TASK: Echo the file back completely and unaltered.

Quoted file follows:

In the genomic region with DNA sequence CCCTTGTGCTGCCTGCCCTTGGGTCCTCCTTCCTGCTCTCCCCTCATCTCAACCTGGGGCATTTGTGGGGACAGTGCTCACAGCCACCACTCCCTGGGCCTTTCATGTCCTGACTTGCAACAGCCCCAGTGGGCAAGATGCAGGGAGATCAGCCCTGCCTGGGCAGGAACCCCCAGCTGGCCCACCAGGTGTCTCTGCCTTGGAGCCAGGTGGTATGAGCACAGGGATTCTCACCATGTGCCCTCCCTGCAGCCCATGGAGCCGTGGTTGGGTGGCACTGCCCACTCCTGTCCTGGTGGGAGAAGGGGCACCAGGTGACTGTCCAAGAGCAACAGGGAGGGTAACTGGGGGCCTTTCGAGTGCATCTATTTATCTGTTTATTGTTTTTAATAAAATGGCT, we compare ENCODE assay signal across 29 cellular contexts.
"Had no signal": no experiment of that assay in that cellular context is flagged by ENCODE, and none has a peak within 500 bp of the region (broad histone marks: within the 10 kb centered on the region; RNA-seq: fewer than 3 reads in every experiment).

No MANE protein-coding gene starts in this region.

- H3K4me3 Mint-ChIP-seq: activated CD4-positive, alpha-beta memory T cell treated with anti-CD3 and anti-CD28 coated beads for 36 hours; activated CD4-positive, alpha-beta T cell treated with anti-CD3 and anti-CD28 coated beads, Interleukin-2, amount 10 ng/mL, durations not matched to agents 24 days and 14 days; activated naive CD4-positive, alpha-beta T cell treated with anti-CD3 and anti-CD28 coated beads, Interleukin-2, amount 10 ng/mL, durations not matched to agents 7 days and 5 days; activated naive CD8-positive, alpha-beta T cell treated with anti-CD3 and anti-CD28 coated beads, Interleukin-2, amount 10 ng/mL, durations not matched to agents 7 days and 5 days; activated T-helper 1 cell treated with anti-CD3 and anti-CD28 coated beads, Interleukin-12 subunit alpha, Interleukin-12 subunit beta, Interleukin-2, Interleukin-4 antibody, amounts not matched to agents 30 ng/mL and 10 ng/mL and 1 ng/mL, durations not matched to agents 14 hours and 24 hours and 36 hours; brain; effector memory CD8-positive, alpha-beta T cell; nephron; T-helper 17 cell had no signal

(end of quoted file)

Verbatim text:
In the genomic region with DNA sequence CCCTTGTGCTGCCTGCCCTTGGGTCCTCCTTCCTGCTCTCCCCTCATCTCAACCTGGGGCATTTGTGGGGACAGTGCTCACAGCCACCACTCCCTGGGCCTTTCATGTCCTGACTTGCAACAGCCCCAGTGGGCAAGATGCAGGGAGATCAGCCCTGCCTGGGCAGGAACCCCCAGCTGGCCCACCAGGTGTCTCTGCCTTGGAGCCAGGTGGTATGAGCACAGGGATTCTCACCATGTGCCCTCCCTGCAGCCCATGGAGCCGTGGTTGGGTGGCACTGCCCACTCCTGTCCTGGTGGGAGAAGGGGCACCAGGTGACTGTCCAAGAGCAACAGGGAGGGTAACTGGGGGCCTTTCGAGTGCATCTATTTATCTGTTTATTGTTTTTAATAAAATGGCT, we compare ENCODE assay signal across 29 cellular contexts.
"Had no signal": no experiment of that assay in that cellular context is flagged by ENCODE, and none has a peak within 500 bp of the region (broad histone marks: within the 10 kb centered on the region; RNA-seq: fewer than 3 reads in every experiment).

No MANE protein-coding gene starts in this region.

- H3K4me3 Mint-ChIP-seq: activated CD4-positive, alpha-beta memory T cell treated with anti-CD3 and anti-CD28 coated beads for 36 hours; activated CD4-positive, alpha-beta T cell treated with anti-CD3 and anti-CD28 coated beads, Interleukin-2, amount 10 ng/mL, durations not matched to agents 24 days and 14 days; activated naive CD4-positive, alpha-beta T cell treated with anti-CD3 and anti-CD28 coated beads, Interleukin-2, amount 10 ng/mL, durations not matched to agents 7 days and 5 days; activated naive CD8-positive, alpha-beta T cell treated with anti-CD3 and anti-CD28 coated beads, Interleukin-2, amount 10 ng/mL, durations not matched to agents 7 days and 5 days; activated T-helper 1 cell treated with anti-CD3 and anti-CD28 coated beads, Interleukin-12 subunit alpha, Interleukin-12 subunit beta, Interleukin-2, Interleukin-4 antibody, amounts not matched to agents 30 ng/mL and 10 ng/mL and 1 ng/mL, durations not matched to agents 14 hours and 24 hours and 36 hours; brain; effector memory CD8-positive, alpha-beta T cell; nephron; T-helper 17 cell had no signal